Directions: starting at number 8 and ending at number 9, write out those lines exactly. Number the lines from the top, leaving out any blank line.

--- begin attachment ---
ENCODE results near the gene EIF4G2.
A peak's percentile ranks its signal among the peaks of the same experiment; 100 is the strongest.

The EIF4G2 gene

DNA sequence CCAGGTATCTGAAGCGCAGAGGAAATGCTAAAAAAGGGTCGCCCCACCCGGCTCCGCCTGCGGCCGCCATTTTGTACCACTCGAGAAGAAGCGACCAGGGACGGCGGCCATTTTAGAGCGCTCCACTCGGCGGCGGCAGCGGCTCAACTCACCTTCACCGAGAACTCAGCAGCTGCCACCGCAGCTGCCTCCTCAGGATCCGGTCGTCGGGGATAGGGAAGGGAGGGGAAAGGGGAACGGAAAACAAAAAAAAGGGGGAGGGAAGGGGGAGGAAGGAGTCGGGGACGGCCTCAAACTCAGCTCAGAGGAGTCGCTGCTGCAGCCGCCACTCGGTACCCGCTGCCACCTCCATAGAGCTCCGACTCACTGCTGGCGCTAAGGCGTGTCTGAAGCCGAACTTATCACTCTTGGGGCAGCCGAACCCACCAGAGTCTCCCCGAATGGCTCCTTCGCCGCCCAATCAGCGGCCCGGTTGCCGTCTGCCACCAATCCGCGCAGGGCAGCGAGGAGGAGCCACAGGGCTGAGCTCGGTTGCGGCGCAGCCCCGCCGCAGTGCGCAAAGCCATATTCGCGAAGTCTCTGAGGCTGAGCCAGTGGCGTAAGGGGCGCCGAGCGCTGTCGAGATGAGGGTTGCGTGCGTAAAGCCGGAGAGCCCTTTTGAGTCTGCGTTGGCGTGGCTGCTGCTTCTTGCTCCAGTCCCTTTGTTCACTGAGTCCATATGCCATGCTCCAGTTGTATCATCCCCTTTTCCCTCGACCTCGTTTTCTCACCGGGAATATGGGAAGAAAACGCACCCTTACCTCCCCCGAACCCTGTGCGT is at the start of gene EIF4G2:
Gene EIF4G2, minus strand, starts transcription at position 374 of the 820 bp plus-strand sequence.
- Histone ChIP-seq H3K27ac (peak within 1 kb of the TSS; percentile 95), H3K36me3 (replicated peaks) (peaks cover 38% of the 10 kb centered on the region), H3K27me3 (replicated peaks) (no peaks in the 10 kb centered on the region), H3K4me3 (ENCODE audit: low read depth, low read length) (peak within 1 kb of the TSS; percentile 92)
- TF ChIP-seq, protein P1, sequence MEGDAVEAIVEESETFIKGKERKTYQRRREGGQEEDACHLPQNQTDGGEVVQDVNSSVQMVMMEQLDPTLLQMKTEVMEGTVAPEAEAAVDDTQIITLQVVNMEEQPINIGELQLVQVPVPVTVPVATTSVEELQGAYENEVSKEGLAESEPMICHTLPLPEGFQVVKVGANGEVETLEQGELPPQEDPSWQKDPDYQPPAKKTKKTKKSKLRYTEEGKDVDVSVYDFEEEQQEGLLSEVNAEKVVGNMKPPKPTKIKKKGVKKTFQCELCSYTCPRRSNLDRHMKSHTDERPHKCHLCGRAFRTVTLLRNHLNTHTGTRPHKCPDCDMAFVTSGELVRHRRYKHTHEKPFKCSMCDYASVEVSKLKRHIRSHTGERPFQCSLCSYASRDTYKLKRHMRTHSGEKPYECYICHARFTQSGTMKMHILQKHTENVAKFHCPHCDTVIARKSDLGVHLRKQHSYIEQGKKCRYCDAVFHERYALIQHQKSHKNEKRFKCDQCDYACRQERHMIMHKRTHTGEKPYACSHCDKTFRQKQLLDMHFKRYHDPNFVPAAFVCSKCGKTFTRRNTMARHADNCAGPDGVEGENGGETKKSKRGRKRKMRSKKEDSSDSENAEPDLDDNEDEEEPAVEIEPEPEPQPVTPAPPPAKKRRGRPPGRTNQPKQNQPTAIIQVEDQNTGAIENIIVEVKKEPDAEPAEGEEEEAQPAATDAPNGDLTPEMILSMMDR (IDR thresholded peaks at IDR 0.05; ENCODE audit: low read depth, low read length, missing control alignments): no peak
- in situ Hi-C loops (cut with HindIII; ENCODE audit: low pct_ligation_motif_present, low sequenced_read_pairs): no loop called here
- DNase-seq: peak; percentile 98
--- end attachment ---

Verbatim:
- in situ Hi-C loops (cut with HindIII; ENCODE audit: low pct_ligation_motif_present, low sequenced_read_pairs): no loop called here
- DNase-seq: peak; percentile 98